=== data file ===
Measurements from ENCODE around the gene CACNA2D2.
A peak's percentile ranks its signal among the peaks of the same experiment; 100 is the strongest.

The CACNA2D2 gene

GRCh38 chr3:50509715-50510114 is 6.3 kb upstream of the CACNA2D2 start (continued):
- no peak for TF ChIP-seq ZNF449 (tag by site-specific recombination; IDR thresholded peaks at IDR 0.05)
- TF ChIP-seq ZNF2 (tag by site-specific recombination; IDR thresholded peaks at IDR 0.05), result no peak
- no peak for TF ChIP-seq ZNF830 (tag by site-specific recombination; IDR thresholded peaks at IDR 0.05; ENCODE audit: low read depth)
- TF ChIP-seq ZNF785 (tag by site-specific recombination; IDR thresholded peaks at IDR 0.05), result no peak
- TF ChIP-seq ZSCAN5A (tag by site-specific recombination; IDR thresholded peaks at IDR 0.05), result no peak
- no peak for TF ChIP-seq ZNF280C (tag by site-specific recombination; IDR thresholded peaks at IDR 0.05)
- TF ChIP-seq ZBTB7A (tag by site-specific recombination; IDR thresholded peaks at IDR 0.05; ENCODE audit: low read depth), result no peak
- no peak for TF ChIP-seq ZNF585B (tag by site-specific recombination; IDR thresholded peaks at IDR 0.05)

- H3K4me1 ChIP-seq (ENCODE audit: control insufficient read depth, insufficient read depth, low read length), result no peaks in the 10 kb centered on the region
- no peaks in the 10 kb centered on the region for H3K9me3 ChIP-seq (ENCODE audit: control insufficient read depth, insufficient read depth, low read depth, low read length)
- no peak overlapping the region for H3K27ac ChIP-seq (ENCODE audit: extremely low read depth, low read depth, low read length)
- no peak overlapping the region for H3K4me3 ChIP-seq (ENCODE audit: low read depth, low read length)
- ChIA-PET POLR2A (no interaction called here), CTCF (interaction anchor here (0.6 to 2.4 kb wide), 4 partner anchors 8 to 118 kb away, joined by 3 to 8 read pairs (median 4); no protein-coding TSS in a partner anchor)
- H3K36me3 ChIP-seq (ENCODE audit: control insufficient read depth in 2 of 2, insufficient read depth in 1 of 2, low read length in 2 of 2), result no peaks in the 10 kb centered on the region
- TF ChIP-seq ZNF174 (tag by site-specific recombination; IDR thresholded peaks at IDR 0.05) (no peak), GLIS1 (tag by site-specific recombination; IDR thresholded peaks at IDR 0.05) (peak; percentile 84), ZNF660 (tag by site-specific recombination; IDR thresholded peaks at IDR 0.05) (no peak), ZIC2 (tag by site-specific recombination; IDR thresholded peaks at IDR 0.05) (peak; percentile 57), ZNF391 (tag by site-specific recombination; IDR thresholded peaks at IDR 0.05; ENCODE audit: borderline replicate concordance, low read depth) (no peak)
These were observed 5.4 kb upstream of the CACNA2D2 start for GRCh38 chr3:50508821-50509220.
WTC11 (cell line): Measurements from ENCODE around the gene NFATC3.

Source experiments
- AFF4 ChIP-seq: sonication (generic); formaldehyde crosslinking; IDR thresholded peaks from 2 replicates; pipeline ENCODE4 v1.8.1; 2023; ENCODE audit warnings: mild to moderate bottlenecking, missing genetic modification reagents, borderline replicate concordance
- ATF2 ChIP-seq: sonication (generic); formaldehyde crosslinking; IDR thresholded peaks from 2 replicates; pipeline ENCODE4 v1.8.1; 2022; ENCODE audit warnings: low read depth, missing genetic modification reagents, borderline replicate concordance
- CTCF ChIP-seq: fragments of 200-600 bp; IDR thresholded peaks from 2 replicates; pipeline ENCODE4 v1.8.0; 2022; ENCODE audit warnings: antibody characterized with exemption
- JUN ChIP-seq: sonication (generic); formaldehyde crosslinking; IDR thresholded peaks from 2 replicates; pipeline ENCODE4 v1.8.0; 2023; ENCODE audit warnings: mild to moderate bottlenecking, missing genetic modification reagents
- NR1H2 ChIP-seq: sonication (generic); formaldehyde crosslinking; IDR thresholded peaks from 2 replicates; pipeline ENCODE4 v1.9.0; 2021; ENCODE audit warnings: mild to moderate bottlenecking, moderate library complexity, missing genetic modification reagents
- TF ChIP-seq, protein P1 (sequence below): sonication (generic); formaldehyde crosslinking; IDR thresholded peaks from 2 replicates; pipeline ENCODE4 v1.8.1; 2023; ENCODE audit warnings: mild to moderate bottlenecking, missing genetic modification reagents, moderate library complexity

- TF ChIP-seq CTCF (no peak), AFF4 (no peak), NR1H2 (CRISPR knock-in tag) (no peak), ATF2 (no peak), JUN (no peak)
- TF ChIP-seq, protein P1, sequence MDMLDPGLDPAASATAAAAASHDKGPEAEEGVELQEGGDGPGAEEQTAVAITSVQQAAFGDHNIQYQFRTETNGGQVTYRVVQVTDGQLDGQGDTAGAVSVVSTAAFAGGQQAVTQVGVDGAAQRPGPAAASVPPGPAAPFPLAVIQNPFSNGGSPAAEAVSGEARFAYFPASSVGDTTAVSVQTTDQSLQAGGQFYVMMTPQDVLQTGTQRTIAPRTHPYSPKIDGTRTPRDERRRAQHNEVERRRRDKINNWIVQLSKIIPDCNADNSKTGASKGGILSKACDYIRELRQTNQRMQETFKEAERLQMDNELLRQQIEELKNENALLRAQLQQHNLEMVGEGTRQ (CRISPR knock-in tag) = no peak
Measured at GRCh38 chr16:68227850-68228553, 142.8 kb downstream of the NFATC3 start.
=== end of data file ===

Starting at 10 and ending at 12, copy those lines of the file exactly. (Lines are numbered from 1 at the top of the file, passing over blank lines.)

- no peak for TF ChIP-seq ZNF280C (tag by site-specific recombination; IDR thresholded peaks at IDR 0.05)
- TF ChIP-seq ZBTB7A (tag by site-specific recombination; IDR thresholded peaks at IDR 0.05; ENCODE audit: low read depth), result no peak
- no peak for TF ChIP-seq ZNF585B (tag by site-specific recombination; IDR thresholded peaks at IDR 0.05)